The FLSA provides a bit more protection for salaried or “exempt” employees. If a business closes for a hurricane for less than one full week, an exempt employee must be paid for the days of closure if the employee worked even a few minutes during the payroll week. However, according to the Department of Labor, an employer can ask employees to use vacation time or personal leave time to cover the time off, unless a state law, company policy, or collective bargaining agreement provide otherwise. Notably, there is an exception to the FLSA requirement that an employer pay the full day’s wages: If the exempt employee indicates that he or she was unavailable to work had the business remained opened on one of the days it closed, the employer is not required to pay the exempt employee for that day’s work. In addition, if a business closes for an entire payroll week due to the hurricane and an exempt employee performs no work that week, the employer is not required to pay the employee for that week.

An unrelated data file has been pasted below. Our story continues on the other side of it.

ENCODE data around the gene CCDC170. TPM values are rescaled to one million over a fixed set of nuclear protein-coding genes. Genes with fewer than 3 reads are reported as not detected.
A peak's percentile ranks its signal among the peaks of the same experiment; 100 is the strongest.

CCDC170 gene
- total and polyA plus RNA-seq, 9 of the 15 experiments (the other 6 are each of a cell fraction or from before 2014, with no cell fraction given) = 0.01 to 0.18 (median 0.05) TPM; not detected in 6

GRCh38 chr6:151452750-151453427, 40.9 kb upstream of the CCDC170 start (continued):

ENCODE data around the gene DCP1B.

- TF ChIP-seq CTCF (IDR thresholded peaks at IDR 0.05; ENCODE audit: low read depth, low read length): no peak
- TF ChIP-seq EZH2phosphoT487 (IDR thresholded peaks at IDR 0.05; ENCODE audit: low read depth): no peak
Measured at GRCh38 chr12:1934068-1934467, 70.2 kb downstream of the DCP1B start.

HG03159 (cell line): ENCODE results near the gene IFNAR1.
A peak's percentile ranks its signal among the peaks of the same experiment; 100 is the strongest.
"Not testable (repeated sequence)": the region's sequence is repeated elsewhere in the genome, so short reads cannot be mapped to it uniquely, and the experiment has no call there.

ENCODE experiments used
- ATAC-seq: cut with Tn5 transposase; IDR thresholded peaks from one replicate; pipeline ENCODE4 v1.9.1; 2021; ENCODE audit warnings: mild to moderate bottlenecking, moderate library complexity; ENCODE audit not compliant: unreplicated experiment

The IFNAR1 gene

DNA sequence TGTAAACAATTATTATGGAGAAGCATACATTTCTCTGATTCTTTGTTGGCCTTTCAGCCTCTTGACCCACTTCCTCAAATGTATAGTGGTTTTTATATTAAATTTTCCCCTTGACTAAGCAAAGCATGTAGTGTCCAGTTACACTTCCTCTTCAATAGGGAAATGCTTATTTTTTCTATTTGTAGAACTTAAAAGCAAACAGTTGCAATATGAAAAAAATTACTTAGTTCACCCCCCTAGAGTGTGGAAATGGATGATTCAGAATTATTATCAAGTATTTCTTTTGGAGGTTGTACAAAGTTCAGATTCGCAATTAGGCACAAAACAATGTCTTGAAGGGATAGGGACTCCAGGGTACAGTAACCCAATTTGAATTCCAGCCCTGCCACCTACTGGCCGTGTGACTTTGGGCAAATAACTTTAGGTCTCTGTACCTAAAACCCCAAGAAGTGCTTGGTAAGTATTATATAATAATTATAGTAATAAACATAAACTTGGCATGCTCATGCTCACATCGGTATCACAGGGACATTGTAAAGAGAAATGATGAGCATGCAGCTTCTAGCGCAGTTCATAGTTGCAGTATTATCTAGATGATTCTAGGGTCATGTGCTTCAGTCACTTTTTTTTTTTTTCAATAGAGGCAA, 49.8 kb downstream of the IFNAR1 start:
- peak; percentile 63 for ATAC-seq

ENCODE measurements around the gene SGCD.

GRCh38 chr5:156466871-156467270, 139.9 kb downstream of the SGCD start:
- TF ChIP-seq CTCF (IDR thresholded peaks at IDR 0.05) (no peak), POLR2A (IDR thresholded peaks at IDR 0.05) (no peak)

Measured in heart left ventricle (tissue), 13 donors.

Some employers, even when not legally required to, do right by their workers and pay them for the time the business remained closed due to the storm. But many workers will not have this luxury and will need to turn to federal and state assistance programs for help.
Workers across dozens of counties in South Texas and Florida who have lost their jobs may be eligible to receive temporary financial relief for up to 26 weeks through the federal government’s Disaster Unemployment Assistance (DUA) program while they search for new work. To qualify for DUA, the applicant must have lost his or her job as a direct result of Hurricanes Harvey or Irma and be ineligible for assistance through regular state unemployment insurance. (For more on DUA, check out this excellent NELP Fact sheet.)
For all other federal assistance, such as through the Federal Emergency Management Agency (FEMA), individuals can apply online through www.DisasterAssistance.gov.